Search Results: drug enforcement administration (404)

cbdreclassKate Simmons | Toke of the Town

Within minutes of press secretary Sean Spicer’s comment on February 23 that we can expect “greater enforcement” of marijuana laws by the Trump administration, outcries resounded throughout the marijuana industry.

“Over 60 percent of Americans support cannabis legalization. It is one of the few bipartisan issues that actually has the potential to unite us right now. Our country and many of our citizens are still recovering from the devastation of a failed Drug War. It would be a crime to waste any more resources prohibiting adult access to this safe, effective medicine,” says Christie Strong, marketing communications manager for Kiva Confections.

Others warn the administration of a potential legal battle and take some hope in the fact that Spicer has previously made inaccurate statements from the press-secretary podium. “Sean Spicer’s comments on recreational marijuana seem to be a disturbing departure from Trump’s purported position on states’ rights. We will have to see how this plays out. I suspect this issue will end up being litigated at the Supreme Court. Let’s not forget, however, this is the same guy who falsely reported on the attendance at the inauguration,” says Steve Gormley, CEO of Seventh Point LLC.

Danny Davis, managing partner at Convectium, hopes that Spicer’s sentiments are not shared throughout the administration. “We are hopeful that Mr. Spicer’s comments are not representative of the entire administration,” he says. “Many of the states that helped elect President Trump just voted to also support recreational marijuana. It is hard to imagine that he would push an agenda with the support ratings where they are. As an equipment company, we represent both the recreational and medicinal markets, but we would hate to see an action that would stop the current multi-state momentum for recreational.”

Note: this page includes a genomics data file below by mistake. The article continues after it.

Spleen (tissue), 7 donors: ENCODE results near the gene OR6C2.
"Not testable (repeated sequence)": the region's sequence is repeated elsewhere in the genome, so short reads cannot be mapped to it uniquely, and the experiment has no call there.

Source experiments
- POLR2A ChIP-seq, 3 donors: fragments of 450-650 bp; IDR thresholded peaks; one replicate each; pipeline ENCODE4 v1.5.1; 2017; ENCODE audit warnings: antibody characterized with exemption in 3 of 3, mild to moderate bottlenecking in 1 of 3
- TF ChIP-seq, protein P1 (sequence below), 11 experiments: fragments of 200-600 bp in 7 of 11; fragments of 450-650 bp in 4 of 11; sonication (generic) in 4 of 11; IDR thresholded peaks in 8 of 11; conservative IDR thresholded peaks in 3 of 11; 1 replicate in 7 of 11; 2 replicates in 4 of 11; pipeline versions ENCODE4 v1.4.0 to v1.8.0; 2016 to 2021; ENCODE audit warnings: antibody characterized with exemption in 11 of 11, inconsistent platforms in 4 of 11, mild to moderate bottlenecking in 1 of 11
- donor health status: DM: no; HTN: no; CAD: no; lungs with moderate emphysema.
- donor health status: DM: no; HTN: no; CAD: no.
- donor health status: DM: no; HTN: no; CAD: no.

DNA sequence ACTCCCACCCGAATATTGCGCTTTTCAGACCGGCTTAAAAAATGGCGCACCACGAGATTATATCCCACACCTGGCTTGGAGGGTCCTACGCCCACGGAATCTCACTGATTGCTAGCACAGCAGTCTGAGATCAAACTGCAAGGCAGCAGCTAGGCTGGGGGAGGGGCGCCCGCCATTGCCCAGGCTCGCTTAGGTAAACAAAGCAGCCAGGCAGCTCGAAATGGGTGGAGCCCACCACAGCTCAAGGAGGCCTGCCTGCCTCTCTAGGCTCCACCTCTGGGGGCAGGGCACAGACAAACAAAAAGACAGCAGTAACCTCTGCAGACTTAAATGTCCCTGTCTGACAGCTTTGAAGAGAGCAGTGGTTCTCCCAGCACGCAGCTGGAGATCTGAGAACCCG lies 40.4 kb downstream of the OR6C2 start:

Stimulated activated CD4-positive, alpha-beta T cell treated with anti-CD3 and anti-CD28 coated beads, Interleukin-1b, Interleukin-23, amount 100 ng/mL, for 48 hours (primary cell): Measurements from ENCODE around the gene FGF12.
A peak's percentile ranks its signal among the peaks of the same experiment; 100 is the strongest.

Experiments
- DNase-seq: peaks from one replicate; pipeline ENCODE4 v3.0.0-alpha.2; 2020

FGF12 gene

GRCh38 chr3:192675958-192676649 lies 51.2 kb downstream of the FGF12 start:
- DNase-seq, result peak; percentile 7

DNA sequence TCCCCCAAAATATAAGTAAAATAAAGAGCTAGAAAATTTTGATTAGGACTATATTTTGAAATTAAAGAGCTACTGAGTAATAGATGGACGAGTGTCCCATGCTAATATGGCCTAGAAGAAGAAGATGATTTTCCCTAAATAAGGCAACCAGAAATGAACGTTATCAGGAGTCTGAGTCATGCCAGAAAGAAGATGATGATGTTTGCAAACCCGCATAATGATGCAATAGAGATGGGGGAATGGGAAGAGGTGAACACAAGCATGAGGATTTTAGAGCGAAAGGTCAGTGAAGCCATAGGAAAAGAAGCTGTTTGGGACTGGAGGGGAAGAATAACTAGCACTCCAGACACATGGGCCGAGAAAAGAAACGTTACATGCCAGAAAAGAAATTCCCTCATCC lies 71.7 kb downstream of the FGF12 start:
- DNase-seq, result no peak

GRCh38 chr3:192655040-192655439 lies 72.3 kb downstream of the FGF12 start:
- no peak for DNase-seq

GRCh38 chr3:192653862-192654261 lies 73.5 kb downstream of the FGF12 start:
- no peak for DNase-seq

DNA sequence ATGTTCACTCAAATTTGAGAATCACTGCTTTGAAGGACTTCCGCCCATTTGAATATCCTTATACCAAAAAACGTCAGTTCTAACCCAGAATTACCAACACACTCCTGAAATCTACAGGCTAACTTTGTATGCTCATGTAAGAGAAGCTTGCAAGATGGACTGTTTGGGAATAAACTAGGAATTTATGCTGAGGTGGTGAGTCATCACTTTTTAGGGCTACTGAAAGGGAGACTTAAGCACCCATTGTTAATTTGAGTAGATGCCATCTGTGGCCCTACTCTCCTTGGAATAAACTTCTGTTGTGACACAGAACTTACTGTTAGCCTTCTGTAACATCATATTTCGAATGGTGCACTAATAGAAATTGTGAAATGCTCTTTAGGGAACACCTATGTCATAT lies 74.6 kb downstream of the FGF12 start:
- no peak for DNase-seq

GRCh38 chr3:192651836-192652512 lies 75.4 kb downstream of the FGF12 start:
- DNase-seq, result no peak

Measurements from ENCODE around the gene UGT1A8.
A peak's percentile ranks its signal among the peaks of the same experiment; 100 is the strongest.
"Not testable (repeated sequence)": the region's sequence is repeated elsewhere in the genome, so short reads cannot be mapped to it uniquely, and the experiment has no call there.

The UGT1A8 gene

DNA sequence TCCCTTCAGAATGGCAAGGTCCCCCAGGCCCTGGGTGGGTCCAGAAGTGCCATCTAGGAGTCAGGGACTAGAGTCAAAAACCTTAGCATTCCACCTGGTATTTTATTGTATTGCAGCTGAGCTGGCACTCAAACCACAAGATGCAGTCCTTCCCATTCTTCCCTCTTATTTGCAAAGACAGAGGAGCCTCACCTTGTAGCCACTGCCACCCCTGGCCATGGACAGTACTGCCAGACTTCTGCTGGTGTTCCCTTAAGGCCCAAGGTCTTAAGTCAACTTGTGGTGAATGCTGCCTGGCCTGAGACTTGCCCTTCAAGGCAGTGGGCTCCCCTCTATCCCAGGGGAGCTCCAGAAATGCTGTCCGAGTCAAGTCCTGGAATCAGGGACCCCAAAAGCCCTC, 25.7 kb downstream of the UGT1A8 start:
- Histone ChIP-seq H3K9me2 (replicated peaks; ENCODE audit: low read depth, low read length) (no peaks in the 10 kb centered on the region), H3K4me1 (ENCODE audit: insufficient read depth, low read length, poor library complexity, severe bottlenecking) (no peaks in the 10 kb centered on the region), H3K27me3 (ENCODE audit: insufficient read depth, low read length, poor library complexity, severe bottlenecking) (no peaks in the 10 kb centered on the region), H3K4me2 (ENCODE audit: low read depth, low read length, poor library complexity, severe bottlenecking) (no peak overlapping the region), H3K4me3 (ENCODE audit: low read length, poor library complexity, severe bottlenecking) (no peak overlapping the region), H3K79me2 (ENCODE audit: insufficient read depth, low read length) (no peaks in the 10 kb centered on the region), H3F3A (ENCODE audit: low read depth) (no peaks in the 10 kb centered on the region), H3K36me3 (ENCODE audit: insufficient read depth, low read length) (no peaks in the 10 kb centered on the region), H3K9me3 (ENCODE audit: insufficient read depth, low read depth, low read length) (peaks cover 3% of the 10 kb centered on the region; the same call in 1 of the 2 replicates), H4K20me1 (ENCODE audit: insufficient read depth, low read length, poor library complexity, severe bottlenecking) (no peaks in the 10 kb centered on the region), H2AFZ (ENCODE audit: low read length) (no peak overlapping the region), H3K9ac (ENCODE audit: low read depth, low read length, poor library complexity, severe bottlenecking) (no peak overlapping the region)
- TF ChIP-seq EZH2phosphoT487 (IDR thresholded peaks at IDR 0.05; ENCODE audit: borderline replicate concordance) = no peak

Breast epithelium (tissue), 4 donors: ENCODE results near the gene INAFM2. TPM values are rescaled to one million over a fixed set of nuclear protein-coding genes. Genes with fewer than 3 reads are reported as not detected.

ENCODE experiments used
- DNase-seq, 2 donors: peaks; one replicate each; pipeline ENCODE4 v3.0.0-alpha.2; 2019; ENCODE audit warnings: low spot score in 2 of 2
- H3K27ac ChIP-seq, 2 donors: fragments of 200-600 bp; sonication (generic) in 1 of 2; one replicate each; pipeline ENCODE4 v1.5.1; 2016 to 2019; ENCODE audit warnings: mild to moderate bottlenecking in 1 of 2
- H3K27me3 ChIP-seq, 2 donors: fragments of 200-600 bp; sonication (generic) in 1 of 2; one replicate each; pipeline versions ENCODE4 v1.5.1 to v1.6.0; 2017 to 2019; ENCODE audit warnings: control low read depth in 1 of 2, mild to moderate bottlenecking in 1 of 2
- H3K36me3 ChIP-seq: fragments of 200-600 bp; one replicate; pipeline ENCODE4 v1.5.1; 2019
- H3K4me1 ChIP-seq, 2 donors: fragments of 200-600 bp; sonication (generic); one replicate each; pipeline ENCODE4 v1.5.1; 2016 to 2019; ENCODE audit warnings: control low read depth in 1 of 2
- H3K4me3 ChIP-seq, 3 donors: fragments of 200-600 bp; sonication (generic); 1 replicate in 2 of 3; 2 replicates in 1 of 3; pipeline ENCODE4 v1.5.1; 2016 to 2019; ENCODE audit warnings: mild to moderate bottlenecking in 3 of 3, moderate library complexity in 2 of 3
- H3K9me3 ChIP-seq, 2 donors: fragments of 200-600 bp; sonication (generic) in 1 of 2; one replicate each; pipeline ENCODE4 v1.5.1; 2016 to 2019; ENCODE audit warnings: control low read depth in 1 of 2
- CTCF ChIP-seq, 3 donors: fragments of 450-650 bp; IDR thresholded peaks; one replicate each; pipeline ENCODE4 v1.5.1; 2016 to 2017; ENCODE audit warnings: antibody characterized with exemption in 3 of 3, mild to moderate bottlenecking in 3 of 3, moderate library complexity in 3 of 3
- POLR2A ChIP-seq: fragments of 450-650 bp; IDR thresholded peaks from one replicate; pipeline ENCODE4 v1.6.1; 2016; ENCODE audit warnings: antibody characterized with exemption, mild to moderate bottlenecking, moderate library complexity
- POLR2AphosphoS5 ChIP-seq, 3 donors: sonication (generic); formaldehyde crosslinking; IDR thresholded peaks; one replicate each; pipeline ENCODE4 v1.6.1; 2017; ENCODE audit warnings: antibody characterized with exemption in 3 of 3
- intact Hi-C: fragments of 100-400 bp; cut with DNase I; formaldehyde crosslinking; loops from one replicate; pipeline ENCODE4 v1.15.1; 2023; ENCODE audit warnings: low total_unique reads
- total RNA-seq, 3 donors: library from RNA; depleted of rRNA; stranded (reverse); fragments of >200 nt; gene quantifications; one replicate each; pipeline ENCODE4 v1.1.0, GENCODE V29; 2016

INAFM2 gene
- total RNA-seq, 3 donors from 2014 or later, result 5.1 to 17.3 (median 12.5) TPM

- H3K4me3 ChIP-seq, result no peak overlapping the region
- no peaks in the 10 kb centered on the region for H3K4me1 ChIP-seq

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Myles J. Ambrose, one of the paranoid forefathers of the American drug war, died earlier this month at the age of 87 in Leesburg, Virginia. Although, throughout the years, there was speculation that bookies were taking wagers on who would be the first to dance on Ambrose’s grave: a prominent Mafia family or a Mexican drug cartel, in the end it was a heart attack that led to his demise.

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In a perfect example of why it’s best — if you’re looking to run a successful drug empire — to keep the manufacturing and distribution arms of your outfit separate, the Drug Enforcement Administration moved to seize 35 financial accounts, six cars, jewelery, almost $20,000 in cash, seven gold Canadian “Maple Leaf” coins and 18 properties from Lawrence Shahwan of Lewisville, Gas Pipe head shop owner Jerry Shults and others associated with the Texas and New Mexico-based chain.
According to court documents, the seizure comes after a months-long investigation consisting primarily of federal agents going to Gas Pipe shops and purchasing what the documents call “synthetic marijuana,” but is more accurately described as a varying cocktail of hallucinogenic chemicals mixed with a plant base. The substance is packaged as potpourri or incense or something else that shouldn’t be ingested. Before July 2012, synthetic marijuana was legal. That month, President Obama banned it. It’s now just as illegal as actual marijuana. For more, check out the Dallas Observer.

Though he spared exactly zero words regarding cannabis, drug policy, or criminal justice reform in his 2014 State of the Union address, President Obama and his administration have been increasingly more vocal on these issues as he settles into his second, and final, term in office.